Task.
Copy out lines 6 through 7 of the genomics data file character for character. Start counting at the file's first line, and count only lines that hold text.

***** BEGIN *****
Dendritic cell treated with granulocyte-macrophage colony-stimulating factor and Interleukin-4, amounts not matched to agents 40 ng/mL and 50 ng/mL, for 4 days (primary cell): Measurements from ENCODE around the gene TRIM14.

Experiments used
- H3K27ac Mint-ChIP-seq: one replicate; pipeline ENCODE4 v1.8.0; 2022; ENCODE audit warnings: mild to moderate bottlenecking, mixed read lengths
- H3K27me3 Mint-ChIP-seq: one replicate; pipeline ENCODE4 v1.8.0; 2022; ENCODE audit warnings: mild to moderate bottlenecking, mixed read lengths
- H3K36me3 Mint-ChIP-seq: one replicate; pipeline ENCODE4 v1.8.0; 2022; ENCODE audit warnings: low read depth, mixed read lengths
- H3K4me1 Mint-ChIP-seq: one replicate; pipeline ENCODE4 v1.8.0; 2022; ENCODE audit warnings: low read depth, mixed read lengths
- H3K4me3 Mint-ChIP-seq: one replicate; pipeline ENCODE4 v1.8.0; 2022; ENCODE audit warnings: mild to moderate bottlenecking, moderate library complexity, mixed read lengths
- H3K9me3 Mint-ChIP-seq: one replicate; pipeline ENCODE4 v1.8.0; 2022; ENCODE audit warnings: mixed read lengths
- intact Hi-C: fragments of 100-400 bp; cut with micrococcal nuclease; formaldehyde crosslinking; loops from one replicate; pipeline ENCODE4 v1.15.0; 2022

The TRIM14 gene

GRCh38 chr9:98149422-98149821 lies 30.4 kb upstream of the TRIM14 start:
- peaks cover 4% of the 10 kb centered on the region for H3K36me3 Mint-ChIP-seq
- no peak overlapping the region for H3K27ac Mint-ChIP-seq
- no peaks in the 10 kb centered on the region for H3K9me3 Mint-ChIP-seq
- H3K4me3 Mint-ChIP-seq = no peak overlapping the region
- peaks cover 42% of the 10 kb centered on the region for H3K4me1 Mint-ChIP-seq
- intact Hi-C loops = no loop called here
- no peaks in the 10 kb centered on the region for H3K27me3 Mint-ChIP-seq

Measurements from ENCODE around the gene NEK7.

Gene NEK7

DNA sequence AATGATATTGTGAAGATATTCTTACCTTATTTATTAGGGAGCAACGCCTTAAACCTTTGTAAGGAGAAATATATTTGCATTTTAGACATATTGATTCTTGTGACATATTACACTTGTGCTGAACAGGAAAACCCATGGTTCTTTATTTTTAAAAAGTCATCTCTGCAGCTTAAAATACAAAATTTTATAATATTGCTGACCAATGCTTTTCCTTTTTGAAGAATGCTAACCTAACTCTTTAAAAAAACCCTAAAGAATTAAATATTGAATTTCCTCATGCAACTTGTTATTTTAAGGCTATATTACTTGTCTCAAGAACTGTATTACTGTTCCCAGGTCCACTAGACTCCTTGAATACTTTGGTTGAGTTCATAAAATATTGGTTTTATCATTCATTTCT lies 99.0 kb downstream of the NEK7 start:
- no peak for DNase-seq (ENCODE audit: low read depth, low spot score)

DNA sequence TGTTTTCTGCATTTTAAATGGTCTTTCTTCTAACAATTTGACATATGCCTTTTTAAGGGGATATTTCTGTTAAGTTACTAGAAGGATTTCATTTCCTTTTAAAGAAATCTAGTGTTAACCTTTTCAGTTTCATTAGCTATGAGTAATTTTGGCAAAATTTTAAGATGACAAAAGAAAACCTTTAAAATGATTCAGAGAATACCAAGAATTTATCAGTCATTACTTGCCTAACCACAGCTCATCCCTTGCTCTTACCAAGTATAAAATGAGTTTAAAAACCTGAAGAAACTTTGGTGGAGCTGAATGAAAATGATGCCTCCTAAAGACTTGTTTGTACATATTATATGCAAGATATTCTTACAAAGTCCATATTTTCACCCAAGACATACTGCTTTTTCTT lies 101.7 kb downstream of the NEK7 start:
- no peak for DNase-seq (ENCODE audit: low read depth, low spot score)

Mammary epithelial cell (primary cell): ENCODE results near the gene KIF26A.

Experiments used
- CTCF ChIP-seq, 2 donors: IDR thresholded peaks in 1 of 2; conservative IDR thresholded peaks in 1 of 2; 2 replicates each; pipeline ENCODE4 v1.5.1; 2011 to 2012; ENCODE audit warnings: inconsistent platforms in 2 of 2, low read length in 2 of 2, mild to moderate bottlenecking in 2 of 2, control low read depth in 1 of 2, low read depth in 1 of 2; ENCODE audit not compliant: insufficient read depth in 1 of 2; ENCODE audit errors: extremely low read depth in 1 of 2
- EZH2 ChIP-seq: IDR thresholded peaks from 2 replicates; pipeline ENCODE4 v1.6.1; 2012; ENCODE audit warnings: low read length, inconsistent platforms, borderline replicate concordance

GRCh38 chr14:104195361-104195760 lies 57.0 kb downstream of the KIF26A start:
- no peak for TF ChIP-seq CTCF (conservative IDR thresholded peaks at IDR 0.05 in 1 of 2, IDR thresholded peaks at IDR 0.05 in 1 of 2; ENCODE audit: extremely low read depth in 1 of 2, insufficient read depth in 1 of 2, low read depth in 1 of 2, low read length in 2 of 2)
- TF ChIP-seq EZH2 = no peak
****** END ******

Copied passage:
- H3K4me1 Mint-ChIP-seq: one replicate; pipeline ENCODE4 v1.8.0; 2022; ENCODE audit warnings: low read depth, mixed read lengths
- H3K4me3 Mint-ChIP-seq: one replicate; pipeline ENCODE4 v1.8.0; 2022; ENCODE audit warnings: mild to moderate bottlenecking, moderate library complexity, mixed read lengths